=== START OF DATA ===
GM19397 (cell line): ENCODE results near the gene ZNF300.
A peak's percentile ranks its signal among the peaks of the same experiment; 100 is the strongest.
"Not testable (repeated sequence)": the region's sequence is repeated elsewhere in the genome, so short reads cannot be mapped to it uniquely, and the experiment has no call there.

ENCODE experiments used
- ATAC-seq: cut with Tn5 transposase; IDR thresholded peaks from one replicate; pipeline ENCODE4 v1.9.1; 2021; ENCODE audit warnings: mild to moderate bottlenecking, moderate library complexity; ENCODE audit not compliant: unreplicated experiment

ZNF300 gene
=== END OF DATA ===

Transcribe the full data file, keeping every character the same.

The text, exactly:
GM19397 (cell line): ENCODE results near the gene ZNF300.
A peak's percentile ranks its signal among the peaks of the same experiment; 100 is the strongest.
"Not testable (repeated sequence)": the region's sequence is repeated elsewhere in the genome, so short reads cannot be mapped to it uniquely, and the experiment has no call there.

ENCODE experiments used
- ATAC-seq: cut with Tn5 transposase; IDR thresholded peaks from one replicate; pipeline ENCODE4 v1.9.1; 2021; ENCODE audit warnings: mild to moderate bottlenecking, moderate library complexity; ENCODE audit not compliant: unreplicated experiment

ZNF300 gene